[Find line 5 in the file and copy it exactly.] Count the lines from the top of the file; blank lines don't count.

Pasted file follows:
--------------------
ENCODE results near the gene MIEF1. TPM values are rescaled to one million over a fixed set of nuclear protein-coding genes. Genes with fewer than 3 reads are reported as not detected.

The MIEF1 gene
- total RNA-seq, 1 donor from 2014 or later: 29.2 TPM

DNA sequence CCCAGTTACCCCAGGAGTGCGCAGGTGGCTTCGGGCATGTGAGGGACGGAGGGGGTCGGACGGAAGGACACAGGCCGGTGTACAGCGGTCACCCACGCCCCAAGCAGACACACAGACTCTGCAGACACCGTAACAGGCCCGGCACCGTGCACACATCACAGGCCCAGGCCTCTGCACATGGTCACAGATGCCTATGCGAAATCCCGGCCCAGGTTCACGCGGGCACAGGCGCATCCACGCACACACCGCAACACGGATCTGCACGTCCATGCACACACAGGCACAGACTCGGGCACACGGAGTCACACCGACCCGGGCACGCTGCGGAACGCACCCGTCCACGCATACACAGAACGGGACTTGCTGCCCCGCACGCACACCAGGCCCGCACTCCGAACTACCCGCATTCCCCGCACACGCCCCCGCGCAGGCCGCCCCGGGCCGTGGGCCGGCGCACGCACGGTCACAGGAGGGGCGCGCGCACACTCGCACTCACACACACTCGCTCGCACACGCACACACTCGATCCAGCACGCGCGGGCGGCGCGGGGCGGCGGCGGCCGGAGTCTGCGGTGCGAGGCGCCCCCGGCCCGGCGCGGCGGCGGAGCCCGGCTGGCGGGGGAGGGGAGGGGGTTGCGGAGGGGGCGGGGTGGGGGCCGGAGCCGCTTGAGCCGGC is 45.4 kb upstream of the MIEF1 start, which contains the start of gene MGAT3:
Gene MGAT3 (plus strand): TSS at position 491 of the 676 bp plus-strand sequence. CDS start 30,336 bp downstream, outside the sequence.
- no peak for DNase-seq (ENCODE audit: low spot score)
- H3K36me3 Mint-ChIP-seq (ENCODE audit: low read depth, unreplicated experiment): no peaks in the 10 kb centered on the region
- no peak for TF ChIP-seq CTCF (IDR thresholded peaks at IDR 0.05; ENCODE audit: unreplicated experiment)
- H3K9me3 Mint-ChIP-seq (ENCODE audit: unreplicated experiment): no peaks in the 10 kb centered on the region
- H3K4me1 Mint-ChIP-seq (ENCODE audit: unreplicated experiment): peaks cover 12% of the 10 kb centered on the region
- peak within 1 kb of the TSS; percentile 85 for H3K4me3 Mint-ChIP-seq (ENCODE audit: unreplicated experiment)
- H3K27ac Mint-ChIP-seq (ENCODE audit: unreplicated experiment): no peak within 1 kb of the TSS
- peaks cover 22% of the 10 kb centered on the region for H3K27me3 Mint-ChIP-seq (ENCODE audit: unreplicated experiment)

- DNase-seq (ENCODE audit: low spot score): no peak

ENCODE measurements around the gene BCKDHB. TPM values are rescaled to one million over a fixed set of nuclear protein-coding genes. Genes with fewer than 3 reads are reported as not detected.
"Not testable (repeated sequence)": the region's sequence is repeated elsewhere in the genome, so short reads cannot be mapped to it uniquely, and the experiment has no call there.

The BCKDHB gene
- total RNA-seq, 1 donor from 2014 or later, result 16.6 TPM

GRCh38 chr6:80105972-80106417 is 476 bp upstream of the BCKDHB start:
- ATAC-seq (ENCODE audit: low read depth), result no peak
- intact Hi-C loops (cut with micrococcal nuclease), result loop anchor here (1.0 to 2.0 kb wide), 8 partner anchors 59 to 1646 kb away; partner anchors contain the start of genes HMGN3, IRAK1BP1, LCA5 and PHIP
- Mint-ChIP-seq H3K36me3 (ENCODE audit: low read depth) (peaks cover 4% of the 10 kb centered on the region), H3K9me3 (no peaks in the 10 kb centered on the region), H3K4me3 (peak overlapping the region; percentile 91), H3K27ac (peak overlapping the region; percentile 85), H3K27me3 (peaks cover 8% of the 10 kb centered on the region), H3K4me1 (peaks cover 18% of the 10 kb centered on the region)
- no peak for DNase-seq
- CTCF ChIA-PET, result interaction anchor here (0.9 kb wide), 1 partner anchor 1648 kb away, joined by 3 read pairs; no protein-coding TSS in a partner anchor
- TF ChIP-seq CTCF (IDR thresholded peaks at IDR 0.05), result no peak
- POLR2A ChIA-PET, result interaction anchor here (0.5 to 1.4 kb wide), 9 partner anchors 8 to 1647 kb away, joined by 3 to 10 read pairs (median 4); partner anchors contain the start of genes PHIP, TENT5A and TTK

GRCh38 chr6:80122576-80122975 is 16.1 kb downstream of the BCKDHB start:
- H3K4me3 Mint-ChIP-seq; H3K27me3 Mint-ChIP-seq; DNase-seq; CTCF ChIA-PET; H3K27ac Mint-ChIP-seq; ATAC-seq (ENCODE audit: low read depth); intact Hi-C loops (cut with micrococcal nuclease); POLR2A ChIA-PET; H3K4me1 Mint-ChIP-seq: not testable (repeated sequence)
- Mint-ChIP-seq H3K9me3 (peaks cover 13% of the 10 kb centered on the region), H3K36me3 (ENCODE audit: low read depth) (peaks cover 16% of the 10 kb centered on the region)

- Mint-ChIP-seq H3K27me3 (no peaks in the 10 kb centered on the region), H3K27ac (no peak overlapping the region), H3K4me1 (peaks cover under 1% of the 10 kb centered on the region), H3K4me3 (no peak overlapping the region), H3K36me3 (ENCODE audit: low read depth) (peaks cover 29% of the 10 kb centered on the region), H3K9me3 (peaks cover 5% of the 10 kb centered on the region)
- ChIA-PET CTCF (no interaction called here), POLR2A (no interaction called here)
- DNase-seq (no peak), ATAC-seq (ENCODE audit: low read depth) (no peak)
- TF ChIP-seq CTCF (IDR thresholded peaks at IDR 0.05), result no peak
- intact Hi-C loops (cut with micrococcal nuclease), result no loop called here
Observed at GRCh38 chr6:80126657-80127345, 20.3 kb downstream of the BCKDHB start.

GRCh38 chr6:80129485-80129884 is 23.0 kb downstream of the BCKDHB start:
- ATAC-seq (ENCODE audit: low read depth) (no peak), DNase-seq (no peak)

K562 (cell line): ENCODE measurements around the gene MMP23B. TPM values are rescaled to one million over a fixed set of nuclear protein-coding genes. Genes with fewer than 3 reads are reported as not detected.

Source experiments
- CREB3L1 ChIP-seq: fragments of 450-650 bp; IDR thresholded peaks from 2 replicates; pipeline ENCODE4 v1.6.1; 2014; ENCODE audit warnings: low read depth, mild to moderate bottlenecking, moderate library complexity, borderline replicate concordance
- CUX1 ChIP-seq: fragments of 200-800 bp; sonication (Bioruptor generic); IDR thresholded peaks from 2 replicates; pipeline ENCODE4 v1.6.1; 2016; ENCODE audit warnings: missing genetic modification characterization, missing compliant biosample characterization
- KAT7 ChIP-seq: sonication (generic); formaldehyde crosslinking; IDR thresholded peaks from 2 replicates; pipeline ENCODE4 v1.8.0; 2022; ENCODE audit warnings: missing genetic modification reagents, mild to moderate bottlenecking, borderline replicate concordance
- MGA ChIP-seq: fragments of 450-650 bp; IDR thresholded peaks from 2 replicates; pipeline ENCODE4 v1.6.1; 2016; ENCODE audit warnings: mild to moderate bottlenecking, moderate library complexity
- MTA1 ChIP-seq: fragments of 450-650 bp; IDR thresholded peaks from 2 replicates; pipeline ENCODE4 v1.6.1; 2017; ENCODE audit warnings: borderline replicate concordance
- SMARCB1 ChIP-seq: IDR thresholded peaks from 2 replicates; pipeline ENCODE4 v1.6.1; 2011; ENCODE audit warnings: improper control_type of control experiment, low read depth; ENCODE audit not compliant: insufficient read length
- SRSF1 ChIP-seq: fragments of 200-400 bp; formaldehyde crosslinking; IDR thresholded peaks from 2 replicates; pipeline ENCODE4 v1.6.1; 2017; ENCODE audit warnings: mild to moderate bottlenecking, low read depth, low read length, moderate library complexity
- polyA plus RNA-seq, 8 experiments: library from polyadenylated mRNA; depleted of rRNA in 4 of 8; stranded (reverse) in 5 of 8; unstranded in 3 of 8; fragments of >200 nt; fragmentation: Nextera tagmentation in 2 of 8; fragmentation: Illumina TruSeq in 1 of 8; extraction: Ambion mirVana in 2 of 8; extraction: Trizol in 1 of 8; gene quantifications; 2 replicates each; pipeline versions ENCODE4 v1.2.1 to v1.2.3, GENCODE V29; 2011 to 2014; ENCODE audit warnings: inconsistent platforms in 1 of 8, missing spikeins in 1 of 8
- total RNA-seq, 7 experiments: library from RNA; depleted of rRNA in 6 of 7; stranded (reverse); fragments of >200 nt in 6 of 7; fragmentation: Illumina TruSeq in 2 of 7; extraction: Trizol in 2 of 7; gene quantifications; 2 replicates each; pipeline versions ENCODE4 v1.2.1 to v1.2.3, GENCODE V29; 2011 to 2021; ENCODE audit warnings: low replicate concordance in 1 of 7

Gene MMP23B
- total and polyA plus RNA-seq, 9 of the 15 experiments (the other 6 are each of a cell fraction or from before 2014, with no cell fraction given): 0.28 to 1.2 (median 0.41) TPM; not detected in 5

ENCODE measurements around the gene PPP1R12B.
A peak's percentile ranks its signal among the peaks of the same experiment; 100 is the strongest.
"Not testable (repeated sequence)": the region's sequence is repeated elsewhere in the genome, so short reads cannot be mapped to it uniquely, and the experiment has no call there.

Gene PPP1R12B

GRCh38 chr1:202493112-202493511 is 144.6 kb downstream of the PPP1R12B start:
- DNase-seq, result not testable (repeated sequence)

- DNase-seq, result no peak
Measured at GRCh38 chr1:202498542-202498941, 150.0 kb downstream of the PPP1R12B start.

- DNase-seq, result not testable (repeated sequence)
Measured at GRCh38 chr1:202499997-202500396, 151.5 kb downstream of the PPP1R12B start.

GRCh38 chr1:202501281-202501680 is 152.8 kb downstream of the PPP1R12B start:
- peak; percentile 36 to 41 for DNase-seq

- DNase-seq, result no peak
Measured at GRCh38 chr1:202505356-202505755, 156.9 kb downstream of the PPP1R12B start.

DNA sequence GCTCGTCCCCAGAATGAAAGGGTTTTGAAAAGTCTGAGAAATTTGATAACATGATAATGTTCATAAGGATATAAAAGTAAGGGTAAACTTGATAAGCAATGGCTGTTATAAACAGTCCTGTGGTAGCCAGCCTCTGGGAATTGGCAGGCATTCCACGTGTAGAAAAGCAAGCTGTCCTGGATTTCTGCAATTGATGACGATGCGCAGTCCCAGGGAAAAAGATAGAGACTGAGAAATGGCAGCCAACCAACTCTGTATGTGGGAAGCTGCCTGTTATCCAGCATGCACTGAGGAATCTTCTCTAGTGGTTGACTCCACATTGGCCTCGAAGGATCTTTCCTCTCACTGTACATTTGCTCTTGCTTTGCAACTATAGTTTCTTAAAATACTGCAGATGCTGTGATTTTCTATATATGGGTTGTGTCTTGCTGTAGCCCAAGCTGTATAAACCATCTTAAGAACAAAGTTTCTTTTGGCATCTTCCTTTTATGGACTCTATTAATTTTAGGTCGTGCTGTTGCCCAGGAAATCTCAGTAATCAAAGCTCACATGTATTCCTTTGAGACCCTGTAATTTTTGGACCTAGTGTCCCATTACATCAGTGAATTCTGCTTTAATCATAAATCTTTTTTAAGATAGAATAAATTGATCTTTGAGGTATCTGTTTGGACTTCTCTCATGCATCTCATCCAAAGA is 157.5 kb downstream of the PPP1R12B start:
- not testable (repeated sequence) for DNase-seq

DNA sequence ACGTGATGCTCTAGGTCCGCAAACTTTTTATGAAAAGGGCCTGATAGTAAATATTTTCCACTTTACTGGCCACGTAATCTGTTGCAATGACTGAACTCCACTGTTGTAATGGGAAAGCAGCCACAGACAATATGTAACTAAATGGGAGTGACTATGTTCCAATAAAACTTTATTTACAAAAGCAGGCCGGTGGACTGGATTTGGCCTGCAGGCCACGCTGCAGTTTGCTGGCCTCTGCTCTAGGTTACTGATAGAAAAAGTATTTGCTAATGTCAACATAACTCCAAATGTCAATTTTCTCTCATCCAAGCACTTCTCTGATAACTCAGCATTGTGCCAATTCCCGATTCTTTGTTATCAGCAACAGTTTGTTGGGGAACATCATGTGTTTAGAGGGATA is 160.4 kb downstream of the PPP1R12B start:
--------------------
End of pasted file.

Gene MGAT3 (plus strand): TSS at position 491 of the 676 bp plus-strand sequence. CDS start 30,336 bp downstream, outside the sequence.